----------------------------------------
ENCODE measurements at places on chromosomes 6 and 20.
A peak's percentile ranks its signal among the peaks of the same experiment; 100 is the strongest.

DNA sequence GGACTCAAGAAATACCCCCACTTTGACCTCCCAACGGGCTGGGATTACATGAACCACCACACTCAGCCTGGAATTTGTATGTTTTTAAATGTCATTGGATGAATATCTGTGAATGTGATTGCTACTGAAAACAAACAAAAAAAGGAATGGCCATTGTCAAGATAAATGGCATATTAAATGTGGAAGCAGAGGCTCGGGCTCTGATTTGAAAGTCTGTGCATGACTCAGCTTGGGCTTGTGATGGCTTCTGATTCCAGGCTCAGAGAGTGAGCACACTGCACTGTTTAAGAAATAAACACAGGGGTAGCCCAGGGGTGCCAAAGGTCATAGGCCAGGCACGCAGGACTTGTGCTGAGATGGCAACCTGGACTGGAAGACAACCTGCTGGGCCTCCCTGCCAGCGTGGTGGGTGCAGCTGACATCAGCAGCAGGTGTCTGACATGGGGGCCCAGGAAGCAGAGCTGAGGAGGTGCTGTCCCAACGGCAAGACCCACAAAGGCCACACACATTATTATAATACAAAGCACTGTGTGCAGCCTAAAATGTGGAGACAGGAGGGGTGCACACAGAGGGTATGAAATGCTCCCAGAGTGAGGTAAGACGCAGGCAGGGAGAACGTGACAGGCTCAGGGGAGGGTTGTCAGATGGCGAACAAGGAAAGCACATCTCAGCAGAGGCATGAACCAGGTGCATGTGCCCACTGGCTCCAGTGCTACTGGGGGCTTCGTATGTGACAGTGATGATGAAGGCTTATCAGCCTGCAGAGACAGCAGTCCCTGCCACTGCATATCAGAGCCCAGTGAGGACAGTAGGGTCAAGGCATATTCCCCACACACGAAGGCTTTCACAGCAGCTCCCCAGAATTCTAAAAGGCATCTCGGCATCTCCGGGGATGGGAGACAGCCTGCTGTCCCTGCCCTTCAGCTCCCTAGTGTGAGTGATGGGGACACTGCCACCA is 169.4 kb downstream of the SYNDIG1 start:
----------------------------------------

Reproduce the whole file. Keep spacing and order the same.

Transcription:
ENCODE measurements at places on chromosomes 6 and 20.
A peak's percentile ranks its signal among the peaks of the same experiment; 100 is the strongest.

DNA sequence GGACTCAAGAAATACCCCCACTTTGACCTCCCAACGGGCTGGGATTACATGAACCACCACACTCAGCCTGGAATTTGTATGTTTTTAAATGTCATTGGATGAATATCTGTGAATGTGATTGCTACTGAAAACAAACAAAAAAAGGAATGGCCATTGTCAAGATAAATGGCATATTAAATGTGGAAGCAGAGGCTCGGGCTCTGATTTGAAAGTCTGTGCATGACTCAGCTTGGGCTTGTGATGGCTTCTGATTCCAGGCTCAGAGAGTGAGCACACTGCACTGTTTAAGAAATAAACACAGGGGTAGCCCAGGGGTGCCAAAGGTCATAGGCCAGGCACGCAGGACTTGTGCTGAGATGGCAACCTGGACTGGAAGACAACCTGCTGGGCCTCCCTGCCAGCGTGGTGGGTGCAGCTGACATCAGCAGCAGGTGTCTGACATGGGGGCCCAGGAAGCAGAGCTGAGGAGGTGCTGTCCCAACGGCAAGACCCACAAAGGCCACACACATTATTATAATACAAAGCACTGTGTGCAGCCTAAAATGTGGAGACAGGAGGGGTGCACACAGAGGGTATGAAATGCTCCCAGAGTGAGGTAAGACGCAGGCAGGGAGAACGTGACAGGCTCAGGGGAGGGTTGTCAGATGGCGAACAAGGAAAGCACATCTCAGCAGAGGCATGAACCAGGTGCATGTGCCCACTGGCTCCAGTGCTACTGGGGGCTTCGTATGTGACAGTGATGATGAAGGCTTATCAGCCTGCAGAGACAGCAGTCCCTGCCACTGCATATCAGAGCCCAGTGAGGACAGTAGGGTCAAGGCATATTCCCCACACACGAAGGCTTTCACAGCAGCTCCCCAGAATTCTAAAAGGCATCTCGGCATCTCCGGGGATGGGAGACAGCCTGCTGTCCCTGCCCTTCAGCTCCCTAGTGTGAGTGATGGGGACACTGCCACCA is 169.4 kb downstream of the SYNDIG1 start: